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Dolly Parton bedtime stories, cocktail classes and a virtual rave: your weekend quarantainment guide


By Lucy White
03rd Apr 2020
Dolly Parton bedtime stories, cocktail classes and a virtual rave: your weekend quarantainment guide

Wondering how to spend your weekend under lockdown? Lucy White finds five novel ways to ward off the boredom 


1. Morning Gloryville Online Rave

It’s not so long ago that sober raves were a misnomer but teetotaling discos have become a roaring success thanks to a new generation of woke folk finding common ground with an older demographic of reformed revellers, tapping into the more spiritual aspects of throwing shapes.

One such organiser is the UK’s Morning Gloryville, which launched to many a raised eyebrow seven years ago, when founder Samantha Moyo announced her campaign for “conscious clubbing” by incorporating hardcore dance DJs with yoga classes, massage treatments, smoothie and mocktail bars.

And while the Irish offshoot has been on hiatus for a few years — make of that what you will — Morning Gloryville and its international copycats have long since proved that there’s huge and increasing appetite for temperate hedonism, sprinkled with obligatory face glitter.

Don’t be fooled that now we’re all social distancing, we can no longer shake our collective tail feather to boisterous EDM and slip into something more uncomfortable (these new age ravers can resemble the lovechild of Sue Pollard, Mr Motivator and a unicorn). Oh no.

This Saturday, April 4 at 11am until 1pm, Morning Gloryville is hosting a virtuous virtual rave in a Zoom-based, pay-what-you-can-afford pre-registered online jamboree. Ten per cent of donations go to help support frontline NHS workers — and be sure to hit Gallery View so you can see if anyone has out-extroverted your dashing bugle-beaded unitard.

https://morninggloryville.com

2. Goodnight with Dolly

Stetsons ahoy! The woman who brought us Jolene and the biggest… hair since Marie Antoinette now brings us a ten-week storytelling video series (that is, after just donating $1 million towards COVID-19 research at Vanderbilt University).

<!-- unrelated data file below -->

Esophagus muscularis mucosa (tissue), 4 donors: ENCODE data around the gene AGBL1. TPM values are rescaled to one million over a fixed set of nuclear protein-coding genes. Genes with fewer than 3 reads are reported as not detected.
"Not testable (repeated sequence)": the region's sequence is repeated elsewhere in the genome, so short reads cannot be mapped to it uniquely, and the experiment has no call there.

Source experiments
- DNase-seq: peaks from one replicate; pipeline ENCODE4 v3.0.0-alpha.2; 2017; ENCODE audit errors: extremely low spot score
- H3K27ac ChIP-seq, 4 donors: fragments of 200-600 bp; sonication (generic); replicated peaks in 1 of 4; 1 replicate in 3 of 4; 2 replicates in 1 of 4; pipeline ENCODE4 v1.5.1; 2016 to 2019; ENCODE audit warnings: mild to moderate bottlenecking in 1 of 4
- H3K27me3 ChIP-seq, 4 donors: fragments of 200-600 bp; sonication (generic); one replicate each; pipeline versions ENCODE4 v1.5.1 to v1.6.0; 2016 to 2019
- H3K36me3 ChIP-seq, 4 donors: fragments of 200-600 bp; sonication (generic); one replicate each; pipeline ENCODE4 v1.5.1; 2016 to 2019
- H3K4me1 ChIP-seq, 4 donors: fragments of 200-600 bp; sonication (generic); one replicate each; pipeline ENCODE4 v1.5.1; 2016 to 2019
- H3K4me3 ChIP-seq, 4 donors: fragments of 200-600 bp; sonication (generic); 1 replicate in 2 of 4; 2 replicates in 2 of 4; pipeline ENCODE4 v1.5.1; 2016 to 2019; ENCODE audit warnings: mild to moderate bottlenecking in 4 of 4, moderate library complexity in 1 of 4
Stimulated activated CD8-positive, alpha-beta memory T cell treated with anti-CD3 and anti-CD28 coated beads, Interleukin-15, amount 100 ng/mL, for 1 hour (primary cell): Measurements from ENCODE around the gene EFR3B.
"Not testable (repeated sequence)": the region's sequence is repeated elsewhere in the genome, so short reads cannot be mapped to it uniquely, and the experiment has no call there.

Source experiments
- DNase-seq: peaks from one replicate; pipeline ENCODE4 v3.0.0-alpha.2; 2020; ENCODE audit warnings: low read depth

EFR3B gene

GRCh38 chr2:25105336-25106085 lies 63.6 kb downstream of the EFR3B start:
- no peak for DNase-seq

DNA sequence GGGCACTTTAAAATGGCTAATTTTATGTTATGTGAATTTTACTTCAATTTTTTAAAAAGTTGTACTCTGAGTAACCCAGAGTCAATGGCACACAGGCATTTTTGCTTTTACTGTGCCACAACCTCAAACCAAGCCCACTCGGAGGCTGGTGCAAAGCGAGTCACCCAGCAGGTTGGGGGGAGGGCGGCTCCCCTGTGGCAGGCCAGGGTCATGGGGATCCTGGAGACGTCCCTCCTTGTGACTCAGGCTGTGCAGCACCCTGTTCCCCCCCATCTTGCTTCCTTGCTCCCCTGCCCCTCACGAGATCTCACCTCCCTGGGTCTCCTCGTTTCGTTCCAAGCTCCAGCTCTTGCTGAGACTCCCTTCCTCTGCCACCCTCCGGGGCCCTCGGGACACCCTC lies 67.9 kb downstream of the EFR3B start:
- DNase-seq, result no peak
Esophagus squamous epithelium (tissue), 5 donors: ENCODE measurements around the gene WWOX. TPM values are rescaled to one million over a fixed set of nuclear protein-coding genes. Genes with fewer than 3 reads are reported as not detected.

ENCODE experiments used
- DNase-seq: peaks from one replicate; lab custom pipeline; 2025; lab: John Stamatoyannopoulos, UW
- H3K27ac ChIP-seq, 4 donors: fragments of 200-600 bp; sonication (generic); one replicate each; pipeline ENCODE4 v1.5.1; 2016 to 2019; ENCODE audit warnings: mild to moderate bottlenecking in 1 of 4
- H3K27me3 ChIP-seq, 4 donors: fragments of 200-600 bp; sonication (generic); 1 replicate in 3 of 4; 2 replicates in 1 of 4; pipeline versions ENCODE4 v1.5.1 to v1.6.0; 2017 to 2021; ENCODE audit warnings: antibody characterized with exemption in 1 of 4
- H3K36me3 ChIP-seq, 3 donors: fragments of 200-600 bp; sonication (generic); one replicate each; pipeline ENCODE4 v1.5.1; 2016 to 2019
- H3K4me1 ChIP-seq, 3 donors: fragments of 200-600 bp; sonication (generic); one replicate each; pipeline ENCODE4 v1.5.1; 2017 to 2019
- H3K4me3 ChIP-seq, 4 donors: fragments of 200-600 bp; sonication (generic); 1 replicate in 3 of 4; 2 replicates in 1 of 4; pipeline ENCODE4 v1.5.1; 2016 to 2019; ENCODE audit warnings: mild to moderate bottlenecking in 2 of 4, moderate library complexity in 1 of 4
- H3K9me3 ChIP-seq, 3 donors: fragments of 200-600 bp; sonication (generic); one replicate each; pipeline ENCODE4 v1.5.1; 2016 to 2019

Not just a pretty face and voice, businesswoman and philanthropist Parton is a longtime literary activist, founding the Imagination Library in 1995, which posts one book per month to each enrolled child from the time of their birth until they enter senior infants.

The initiative is a roaring success in the US, Canada, UK, Ireland and Australia — and for the next few months, age is no obstacle and we can all hunker down for Goodnight with Dolly in which Parton’s dulcet tones impart soothing bedtime stories.

Rhinestone pyjamas optional. Watch the trailer here, before tuning into a new book at the Imagination Library’s Facebook page every Friday at midnight in Irish time (or Thursday 7pm EDT).

https://youtu.be/3ia-ozHDaLs,

3. Quarantinis: Cocktails at Home Masterclass

You might actually want to try this before getting in bed with Dolly… Dublin-based company Catch Events usually provide bar hire, bespoke drinks, specialist staff, glassware and catering, but have cleverly diversified during the lockdown, offering mail order Quarantini Boxes to lonely liquor lovers.

One kit includes full ingredients for four cocktails (€25), the other a shaker jar, measure and a pair of martini glasses (€40), and — because they’re really quite clever — every Friday they’re hosting live IGTV masterclasses so you don’t get it all arseways.